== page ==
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Should I Cash Out My 403b Account To Pay Off Debt?

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64.4K

Help a reader with this question:

I currently have a 403b with about $20k in it. I am planning on leaving my job late April and was previously planning on moving the money somewhere else. However, I owe a family member $15k for a car they bought me almost 5 years ago. I did not pay them back yet because we have been working on paying off all of our other debts (which we have paid them all off!), and the family member was not charging me interest or asking for the money back. So this $15k (and our mortgage) is the only thing holding us back from being debt free. Would it be wise to consider pulling the money out of the 403b when I leave my job, paying the taxes, and then giving my family member the money to pay off the debt? Then I was thinking about opening a Roth IRA with any remaining money since I think we can get down to owing the family member $10k by the time I leave my job.

Another factor which I need to look into is how my company has invested in my 403b. I am not fully vested since I will be about 7 months short of becoming fully vested so I am not sure if I will lose money from the 20k when I leave my job.

My Answer:

Regarding the 403b, I would NOT pull the money out of it to pay off the debt you owe the family member. The reason for this is because you will potentially pay a 35% penalty to withdraw the money early. The 403b will charge you a 10% penalty and then you’ll owe the IRS taxes on the withdrawal amount based on your current tax bracket which is probably 25%. So, would you borrow 15k at 35% interest to pay off the personal loan? No, I am sure you wouldn’t, so there’s no reason to use the money from the 403b.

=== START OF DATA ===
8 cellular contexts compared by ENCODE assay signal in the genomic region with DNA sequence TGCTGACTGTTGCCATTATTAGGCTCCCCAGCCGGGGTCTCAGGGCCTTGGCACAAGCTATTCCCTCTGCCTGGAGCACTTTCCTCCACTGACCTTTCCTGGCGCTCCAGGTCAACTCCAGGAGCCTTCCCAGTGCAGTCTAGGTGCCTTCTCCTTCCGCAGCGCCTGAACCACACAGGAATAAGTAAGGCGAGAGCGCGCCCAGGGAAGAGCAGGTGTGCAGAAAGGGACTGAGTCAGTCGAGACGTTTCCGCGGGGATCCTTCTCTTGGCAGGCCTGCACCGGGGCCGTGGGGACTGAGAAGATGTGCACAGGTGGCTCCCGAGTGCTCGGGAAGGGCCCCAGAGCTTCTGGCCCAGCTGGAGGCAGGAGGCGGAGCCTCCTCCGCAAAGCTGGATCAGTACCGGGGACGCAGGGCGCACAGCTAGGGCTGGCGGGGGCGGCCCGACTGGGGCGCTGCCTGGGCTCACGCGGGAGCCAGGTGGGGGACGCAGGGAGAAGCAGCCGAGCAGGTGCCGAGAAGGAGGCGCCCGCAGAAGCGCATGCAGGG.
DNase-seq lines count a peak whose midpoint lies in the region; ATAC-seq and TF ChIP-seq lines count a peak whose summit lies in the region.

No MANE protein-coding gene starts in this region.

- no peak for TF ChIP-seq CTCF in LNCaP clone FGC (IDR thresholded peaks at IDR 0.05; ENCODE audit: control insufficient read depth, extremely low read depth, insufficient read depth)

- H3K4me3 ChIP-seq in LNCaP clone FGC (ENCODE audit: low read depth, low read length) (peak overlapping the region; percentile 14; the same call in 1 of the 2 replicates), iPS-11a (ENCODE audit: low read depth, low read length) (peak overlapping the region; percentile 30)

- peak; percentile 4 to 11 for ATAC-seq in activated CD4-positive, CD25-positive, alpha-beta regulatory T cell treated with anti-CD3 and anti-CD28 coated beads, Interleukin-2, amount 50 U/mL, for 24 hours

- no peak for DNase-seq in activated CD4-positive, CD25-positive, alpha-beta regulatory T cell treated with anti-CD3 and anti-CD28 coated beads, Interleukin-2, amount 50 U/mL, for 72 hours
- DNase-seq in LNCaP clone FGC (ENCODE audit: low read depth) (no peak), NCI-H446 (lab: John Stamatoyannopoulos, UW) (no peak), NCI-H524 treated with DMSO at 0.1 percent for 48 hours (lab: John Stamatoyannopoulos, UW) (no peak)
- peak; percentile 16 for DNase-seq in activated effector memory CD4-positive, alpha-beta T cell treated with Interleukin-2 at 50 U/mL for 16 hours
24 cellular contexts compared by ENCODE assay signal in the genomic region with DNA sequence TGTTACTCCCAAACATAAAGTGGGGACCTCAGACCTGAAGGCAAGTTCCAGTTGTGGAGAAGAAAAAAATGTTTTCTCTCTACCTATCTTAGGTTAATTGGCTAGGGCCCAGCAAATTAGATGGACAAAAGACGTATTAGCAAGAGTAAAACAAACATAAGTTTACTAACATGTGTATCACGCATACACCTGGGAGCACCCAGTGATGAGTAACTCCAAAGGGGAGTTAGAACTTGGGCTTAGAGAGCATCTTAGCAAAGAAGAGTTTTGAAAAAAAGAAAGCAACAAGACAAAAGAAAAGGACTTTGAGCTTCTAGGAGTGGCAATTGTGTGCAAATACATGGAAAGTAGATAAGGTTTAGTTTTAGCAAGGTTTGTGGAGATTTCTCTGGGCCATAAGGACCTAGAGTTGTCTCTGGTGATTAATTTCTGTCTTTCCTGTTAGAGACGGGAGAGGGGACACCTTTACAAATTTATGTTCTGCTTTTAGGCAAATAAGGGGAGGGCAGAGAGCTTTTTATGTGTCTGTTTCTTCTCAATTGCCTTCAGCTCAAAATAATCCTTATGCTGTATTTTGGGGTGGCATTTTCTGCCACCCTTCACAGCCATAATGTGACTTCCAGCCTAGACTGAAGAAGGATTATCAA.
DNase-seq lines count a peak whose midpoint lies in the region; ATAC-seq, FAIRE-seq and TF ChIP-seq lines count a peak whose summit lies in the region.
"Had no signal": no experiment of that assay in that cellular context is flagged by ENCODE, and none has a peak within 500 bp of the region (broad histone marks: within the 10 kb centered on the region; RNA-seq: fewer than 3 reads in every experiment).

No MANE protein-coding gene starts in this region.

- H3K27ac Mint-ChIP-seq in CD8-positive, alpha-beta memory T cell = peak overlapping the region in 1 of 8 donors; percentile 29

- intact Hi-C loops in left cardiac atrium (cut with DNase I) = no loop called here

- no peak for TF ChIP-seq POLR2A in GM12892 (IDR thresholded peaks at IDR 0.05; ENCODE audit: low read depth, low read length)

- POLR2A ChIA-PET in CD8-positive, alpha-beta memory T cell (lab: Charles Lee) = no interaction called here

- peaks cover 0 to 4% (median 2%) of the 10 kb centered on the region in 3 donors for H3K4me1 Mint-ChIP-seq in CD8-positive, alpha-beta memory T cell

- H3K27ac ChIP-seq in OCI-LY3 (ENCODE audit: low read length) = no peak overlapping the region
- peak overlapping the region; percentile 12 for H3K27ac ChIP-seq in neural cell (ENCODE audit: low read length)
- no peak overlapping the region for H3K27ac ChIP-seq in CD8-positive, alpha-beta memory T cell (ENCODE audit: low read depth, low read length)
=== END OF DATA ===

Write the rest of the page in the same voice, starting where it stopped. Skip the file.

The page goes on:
When you leave the company, transfer the 403b money into a Roth IRA with a discount stock broker. I like Vanguard, Charles Schwab, and Etrade.com. You want to do a DIRECT transfer. This is very important, because if they cut a check to you, you cash the check, and put the money into another account, the IRS could hit you for the taxes. You want the money to go straight from the 403b provider to the new brokerage account. Whoever you choose will have instructions on what to do for a direct transfer.

I commend you for wanting to get out of debt quickly, and I think you still can, but the family member obviously isn’t hurting from that loan, so contact him or her and tell them you’ll start sending them money on a monthly basis. Who knows, maybe after 6 months of sending them money, they’ll forgive you for the rest of the loan. But, you definitely owe the money, so you should start putting together a repayment plan as part of your monthly budget to get the loan paid off as quickly as possible.

Erik Folgate
Erik and his wife, Lindzee, live in Orlando, Florida with a baby boy on the way. Erik works as an account manager for a marketing company, and considers counseling friends, family and the readers of Money Crashers his personal ministry to others. Erik became passionate about personal finance and helping others make wise financial decisions after racking up over $20k in credit card and student loan debt within the first two years of college.

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